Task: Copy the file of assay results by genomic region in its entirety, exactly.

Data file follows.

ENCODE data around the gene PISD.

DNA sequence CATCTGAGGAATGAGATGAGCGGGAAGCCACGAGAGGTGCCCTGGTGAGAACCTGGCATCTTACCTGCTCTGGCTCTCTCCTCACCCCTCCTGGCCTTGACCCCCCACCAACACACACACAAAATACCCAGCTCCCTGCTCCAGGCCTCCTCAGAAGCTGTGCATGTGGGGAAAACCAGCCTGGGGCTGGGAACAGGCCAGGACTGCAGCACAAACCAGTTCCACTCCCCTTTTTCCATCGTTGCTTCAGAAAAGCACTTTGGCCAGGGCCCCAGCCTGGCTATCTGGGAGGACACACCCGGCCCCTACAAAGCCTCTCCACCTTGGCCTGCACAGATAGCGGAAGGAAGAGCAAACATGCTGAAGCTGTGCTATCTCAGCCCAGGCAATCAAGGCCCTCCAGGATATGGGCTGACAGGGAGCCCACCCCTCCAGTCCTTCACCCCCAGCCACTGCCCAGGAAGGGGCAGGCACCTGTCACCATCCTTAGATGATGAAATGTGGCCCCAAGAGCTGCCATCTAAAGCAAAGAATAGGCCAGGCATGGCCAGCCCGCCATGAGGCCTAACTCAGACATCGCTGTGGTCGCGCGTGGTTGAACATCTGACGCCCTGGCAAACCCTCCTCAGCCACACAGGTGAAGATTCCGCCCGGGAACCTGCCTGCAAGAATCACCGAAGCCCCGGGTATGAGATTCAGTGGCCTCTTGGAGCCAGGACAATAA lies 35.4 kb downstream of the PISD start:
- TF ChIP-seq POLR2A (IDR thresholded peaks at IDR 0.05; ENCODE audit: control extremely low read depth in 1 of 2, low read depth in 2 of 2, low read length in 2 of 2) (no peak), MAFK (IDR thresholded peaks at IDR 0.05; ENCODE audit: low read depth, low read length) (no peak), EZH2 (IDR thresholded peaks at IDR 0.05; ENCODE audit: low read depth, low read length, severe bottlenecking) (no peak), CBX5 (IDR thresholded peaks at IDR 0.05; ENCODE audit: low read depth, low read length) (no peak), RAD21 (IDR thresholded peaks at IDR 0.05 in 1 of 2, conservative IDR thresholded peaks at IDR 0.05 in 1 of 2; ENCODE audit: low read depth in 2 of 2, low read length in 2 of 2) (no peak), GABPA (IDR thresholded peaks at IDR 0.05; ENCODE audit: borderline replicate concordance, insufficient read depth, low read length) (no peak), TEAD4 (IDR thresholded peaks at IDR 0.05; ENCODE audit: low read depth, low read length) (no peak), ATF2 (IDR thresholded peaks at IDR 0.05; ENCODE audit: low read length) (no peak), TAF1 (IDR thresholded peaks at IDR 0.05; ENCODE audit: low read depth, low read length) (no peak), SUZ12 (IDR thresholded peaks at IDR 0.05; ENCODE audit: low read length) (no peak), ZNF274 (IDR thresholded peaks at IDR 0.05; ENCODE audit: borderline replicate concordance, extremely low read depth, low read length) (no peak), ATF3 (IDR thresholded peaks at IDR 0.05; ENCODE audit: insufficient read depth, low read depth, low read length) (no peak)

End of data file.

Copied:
ENCODE data around the gene PISD.

DNA sequence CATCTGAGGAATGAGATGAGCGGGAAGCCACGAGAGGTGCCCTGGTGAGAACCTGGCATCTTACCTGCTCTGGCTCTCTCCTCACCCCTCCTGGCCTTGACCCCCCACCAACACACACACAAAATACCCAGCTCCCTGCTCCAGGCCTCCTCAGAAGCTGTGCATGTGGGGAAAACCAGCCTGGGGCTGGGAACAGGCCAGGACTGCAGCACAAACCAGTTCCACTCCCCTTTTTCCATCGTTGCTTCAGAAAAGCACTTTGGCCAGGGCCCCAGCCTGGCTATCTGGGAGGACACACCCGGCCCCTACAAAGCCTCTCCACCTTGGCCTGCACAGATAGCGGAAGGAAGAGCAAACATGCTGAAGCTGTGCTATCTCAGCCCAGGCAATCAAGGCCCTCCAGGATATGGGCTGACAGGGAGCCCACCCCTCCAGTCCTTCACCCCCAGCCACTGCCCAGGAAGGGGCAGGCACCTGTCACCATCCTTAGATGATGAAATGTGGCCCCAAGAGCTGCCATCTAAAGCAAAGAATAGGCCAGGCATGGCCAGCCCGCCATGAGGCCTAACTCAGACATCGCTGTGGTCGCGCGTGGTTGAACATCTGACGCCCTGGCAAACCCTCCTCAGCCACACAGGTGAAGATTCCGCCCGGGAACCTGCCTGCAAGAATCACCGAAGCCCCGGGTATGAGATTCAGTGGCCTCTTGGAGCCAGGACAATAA lies 35.4 kb downstream of the PISD start:
- TF ChIP-seq POLR2A (IDR thresholded peaks at IDR 0.05; ENCODE audit: control extremely low read depth in 1 of 2, low read depth in 2 of 2, low read length in 2 of 2) (no peak), MAFK (IDR thresholded peaks at IDR 0.05; ENCODE audit: low read depth, low read length) (no peak), EZH2 (IDR thresholded peaks at IDR 0.05; ENCODE audit: low read depth, low read length, severe bottlenecking) (no peak), CBX5 (IDR thresholded peaks at IDR 0.05; ENCODE audit: low read depth, low read length) (no peak), RAD21 (IDR thresholded peaks at IDR 0.05 in 1 of 2, conservative IDR thresholded peaks at IDR 0.05 in 1 of 2; ENCODE audit: low read depth in 2 of 2, low read length in 2 of 2) (no peak), GABPA (IDR thresholded peaks at IDR 0.05; ENCODE audit: borderline replicate concordance, insufficient read depth, low read length) (no peak), TEAD4 (IDR thresholded peaks at IDR 0.05; ENCODE audit: low read depth, low read length) (no peak), ATF2 (IDR thresholded peaks at IDR 0.05; ENCODE audit: low read length) (no peak), TAF1 (IDR thresholded peaks at IDR 0.05; ENCODE audit: low read depth, low read length) (no peak), SUZ12 (IDR thresholded peaks at IDR 0.05; ENCODE audit: low read length) (no peak), ZNF274 (IDR thresholded peaks at IDR 0.05; ENCODE audit: borderline replicate concordance, extremely low read depth, low read length) (no peak), ATF3 (IDR thresholded peaks at IDR 0.05; ENCODE audit: insufficient read depth, low read depth, low read length) (no peak)